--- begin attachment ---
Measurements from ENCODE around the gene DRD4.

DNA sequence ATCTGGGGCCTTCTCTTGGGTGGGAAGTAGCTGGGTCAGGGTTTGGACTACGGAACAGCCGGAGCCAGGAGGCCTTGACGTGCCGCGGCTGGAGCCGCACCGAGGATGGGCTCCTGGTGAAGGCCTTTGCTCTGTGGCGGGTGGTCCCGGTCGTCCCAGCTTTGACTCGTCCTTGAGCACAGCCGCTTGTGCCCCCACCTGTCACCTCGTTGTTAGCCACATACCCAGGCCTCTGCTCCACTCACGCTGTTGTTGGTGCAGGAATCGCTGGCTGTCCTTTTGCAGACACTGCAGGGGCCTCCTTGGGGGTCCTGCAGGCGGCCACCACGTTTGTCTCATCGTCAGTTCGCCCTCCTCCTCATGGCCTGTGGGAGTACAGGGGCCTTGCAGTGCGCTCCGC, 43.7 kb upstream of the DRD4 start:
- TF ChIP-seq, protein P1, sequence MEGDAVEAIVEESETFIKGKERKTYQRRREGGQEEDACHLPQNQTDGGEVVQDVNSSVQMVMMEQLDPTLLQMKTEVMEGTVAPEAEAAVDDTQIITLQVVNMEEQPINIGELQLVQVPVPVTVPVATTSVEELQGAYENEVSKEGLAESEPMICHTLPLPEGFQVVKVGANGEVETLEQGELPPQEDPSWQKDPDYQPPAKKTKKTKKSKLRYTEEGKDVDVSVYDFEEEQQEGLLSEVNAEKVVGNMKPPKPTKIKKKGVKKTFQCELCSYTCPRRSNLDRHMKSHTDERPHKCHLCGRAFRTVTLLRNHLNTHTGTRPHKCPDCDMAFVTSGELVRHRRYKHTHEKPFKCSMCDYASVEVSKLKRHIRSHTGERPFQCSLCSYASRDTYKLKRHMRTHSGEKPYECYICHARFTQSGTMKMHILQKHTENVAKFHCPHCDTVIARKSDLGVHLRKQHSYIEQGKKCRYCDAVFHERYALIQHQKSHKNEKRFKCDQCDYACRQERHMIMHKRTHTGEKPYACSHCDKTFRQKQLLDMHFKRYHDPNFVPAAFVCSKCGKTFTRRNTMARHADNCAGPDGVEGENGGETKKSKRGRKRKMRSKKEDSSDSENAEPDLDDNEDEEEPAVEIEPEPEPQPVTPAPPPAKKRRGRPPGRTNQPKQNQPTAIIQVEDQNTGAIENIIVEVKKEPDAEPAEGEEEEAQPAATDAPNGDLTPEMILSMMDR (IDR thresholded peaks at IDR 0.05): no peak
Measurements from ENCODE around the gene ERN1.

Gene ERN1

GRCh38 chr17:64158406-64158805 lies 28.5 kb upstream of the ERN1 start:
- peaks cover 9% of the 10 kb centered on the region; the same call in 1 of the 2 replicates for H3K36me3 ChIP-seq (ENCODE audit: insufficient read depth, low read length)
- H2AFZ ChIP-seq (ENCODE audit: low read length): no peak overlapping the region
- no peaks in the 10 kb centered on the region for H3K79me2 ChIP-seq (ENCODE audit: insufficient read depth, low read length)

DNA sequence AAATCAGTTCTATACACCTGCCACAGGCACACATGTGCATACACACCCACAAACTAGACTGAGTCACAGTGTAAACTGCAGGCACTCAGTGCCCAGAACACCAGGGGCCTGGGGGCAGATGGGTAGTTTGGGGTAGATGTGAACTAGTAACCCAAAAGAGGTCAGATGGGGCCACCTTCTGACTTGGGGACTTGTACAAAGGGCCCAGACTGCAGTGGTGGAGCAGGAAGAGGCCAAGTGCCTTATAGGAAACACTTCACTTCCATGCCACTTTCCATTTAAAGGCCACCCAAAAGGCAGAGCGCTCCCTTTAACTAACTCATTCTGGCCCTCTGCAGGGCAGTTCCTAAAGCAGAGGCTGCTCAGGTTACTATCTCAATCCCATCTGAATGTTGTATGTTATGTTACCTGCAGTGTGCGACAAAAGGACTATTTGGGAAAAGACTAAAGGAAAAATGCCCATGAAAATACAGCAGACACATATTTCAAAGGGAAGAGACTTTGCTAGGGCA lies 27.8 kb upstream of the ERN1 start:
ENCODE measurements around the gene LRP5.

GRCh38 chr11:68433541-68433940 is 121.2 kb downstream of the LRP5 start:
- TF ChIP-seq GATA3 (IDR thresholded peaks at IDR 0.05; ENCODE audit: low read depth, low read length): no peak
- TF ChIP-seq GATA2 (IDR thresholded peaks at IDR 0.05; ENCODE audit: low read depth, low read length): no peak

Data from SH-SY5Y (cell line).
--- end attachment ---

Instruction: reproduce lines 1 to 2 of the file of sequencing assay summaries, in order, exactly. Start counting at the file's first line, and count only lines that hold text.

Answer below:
Measurements from ENCODE around the gene DRD4.

DNA sequence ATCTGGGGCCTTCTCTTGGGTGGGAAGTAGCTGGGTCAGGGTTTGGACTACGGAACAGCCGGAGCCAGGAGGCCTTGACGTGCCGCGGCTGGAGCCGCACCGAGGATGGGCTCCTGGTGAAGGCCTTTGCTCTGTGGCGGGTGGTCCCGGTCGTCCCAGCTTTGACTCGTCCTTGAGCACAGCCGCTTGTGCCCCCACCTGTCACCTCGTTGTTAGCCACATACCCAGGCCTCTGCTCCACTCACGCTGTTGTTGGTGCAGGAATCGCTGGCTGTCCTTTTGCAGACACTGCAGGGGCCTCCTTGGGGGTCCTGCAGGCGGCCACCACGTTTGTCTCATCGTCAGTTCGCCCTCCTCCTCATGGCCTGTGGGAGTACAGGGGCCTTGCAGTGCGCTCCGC, 43.7 kb upstream of the DRD4 start: